“The estimated total capacity of coal fired power plants is somewhere around 2000 GW or roughly 8500 plants.
“You are not going to replace that in one year, and not all with wind. If you did, that would be around 540Mt of demand. The assumption that we will not find new uses for steel (and concrete) in a green economy just don’t make sense.”
Jones said Jevons Global sees iron ore averaging US$90 to US$100 with upside to US$130/t if the real estate concerns recede.
The threat of Simandou
China, however, is still the market that matters, and the year has been peppered with threats that China wants to break the monopoly supply out of Australia in three ways.
Firstly, it wants to ramp up its domestic iron ore production after shutting down a number of mines in recent years for safety reasons.
Secondly, it wants to increase its use of scrap steel, a tall order given imports are expensive, the majority of China’s construction builds are not old enough to guarantee a large supply of internal scrap and China’s penetration of EAFs is not high.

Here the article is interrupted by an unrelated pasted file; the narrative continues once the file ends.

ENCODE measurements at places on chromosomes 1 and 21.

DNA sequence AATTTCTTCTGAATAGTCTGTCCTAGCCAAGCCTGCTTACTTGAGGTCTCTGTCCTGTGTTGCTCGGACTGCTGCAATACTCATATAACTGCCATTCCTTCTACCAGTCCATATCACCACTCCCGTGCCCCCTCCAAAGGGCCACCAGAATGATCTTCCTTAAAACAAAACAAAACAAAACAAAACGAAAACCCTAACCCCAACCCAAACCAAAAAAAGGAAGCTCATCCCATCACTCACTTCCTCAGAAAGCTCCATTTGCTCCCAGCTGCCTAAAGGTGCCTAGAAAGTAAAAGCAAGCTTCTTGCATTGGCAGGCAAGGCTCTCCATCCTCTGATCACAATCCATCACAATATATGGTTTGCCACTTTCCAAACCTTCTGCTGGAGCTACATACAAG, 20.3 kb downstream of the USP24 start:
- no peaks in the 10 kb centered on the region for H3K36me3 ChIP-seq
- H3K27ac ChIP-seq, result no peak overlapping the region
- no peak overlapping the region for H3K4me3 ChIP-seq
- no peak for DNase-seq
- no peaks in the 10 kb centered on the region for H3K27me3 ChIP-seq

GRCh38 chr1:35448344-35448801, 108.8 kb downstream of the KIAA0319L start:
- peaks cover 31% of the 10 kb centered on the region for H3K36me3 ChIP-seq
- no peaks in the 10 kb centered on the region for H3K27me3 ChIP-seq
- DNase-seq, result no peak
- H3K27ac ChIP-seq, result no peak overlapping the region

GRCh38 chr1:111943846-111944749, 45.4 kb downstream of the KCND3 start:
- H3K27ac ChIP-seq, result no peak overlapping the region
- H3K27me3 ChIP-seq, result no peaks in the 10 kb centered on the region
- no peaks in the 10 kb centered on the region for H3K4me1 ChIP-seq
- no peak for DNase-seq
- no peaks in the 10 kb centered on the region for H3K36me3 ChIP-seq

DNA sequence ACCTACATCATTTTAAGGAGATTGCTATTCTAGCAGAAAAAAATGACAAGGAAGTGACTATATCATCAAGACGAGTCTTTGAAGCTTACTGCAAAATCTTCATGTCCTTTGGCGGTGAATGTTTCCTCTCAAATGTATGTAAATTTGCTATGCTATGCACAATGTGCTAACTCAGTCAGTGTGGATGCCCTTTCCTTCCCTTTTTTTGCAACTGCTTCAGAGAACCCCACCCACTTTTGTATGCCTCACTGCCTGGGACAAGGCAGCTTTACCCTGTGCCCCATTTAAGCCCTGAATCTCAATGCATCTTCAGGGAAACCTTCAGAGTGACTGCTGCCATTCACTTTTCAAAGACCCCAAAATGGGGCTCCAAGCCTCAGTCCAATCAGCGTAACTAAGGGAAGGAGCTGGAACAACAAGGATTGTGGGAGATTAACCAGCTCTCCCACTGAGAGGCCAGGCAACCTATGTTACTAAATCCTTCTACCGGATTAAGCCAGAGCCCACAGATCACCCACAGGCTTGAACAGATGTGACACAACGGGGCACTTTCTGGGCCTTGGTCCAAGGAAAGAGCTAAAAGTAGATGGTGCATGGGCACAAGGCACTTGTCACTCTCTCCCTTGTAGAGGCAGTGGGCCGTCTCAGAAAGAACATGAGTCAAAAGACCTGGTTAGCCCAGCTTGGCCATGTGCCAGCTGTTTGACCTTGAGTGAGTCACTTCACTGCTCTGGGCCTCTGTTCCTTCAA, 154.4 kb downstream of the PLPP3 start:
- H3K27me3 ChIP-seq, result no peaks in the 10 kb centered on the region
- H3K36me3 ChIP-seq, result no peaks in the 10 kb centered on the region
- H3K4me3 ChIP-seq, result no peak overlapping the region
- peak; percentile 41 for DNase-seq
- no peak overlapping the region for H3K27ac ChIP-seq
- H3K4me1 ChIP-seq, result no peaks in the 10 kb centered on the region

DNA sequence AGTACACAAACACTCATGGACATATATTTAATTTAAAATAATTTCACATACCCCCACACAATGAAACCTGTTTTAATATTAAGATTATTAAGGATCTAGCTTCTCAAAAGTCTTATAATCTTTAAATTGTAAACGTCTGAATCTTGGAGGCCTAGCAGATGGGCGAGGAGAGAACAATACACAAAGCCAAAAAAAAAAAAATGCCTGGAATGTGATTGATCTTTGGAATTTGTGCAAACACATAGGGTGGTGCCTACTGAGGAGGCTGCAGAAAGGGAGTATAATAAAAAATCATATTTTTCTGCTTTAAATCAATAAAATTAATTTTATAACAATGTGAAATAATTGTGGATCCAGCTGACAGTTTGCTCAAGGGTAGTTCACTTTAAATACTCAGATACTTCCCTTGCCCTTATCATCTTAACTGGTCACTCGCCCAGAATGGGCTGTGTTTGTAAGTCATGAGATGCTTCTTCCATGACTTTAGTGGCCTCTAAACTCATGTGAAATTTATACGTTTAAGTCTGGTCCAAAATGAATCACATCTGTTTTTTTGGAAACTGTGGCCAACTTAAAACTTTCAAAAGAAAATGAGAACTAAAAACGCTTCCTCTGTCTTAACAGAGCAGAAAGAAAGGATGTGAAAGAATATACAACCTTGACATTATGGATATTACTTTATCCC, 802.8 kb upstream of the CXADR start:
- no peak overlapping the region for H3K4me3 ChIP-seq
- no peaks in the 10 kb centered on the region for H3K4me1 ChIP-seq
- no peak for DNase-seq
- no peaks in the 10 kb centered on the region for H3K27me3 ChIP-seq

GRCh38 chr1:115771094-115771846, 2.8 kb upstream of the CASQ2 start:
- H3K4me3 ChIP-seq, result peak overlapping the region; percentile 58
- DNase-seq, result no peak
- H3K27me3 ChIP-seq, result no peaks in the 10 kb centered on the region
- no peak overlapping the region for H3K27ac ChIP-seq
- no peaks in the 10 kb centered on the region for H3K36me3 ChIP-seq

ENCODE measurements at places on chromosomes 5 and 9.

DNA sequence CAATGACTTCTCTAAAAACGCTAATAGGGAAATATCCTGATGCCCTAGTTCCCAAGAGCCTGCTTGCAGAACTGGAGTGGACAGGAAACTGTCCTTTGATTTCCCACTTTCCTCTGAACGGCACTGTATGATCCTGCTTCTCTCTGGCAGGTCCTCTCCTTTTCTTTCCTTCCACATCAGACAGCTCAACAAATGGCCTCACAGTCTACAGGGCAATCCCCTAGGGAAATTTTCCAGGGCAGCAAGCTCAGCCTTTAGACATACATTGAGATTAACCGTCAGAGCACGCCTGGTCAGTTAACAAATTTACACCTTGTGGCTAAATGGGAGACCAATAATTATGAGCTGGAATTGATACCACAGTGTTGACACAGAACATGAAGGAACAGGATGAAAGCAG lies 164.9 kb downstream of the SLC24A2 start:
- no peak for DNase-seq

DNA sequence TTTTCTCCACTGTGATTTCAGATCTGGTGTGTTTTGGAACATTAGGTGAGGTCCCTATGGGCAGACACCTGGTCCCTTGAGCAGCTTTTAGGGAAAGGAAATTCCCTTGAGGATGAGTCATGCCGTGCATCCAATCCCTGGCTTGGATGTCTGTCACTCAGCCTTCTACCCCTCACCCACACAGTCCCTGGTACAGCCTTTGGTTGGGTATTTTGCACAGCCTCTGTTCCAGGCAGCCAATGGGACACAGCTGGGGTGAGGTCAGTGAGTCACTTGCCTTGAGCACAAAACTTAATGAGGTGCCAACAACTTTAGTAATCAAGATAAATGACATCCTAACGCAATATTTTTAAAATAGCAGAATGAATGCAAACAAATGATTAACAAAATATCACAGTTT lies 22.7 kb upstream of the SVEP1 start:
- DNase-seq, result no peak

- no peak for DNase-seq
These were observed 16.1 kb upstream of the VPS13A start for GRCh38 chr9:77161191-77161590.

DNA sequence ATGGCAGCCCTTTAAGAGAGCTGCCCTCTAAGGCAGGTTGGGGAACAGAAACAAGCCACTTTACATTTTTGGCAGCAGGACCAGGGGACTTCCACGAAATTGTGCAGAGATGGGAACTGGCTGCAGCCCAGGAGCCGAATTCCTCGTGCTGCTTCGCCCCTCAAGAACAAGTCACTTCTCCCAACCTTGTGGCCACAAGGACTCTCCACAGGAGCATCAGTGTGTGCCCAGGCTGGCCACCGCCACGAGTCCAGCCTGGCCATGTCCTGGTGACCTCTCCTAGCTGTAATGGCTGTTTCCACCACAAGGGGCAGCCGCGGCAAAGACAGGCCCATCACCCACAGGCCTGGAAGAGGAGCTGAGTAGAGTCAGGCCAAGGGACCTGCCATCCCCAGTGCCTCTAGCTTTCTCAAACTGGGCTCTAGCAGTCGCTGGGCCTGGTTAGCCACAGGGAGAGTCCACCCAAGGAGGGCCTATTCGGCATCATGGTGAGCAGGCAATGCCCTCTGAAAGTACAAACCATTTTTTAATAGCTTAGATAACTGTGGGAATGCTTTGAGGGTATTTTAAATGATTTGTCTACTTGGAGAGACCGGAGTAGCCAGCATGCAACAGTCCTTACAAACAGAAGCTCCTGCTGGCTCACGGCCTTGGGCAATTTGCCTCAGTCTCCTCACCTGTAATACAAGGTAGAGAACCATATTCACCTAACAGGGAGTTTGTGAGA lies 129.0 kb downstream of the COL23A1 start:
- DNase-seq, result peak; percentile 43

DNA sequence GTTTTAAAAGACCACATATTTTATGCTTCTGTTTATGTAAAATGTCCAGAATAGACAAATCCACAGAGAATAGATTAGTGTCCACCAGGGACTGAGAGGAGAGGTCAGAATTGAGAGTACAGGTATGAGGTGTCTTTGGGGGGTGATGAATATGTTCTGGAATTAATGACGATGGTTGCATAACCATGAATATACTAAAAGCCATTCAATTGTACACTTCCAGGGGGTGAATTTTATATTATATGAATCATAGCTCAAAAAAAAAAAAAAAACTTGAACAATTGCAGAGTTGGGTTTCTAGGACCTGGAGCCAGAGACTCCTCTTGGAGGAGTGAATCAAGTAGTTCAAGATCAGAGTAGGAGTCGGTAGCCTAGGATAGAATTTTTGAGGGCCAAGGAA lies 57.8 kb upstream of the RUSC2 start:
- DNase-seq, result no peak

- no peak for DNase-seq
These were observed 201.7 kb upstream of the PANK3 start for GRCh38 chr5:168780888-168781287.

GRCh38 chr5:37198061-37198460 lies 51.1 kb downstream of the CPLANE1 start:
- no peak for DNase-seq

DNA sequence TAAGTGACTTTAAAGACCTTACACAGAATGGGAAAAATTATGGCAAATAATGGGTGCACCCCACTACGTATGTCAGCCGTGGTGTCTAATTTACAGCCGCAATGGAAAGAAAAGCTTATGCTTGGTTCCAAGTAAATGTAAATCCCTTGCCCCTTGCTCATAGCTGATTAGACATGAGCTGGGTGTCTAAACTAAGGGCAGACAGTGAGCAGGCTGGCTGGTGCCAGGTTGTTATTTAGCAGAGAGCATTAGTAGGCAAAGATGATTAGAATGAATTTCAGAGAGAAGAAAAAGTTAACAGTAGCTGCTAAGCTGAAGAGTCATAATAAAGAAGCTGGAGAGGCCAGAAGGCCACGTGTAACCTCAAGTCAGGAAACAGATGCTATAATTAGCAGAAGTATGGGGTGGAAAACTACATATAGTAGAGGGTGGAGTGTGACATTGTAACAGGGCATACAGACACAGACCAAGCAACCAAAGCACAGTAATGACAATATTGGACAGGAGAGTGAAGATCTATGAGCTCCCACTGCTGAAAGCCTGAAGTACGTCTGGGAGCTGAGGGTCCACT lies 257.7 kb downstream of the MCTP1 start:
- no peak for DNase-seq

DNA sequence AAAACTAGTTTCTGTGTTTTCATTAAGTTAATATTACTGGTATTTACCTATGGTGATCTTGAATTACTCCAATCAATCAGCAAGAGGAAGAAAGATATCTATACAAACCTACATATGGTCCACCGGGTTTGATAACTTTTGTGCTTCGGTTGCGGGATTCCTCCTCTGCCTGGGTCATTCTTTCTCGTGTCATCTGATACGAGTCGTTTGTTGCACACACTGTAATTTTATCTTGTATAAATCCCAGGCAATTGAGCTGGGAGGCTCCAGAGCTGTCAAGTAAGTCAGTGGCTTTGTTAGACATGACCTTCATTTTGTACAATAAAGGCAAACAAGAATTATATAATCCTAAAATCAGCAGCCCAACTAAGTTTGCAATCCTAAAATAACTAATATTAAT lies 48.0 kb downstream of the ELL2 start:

Thirdly, and most significantly, it wants to source supply from mines funded by China overseas.
The most significant of these is Simandou, the giant Guinean deposit described by Rio Tinto executive Bold Baatar as the Rolls Royce of iron ore mines.
Simandou has received more airplay than ever in 2021, as SMB Winning, the Chinese-backed Singaporean, French and Guinean consortium that won a bid for two blocks at Simandou began blasting for a 650km railway through the country’s harsh, mountainous jungle.
Rio Tinto owns the other two blocks with its major shareholder, China’s Chinalco, and recently said it plans to make an investment decision on Simandou in 2022, which it scotched only 6 years ago due to falling prices and its reported ~US$20 billion capital cost (around 8 times the Gudai-Darri replacement mine in the Pilbara).
But 2021 has also demonstrated the issues of operating in Africa’s shady iron ore business. Case in point Sundance Resources, which was Macbethed by onetime corporate partner AustSino Resources Group.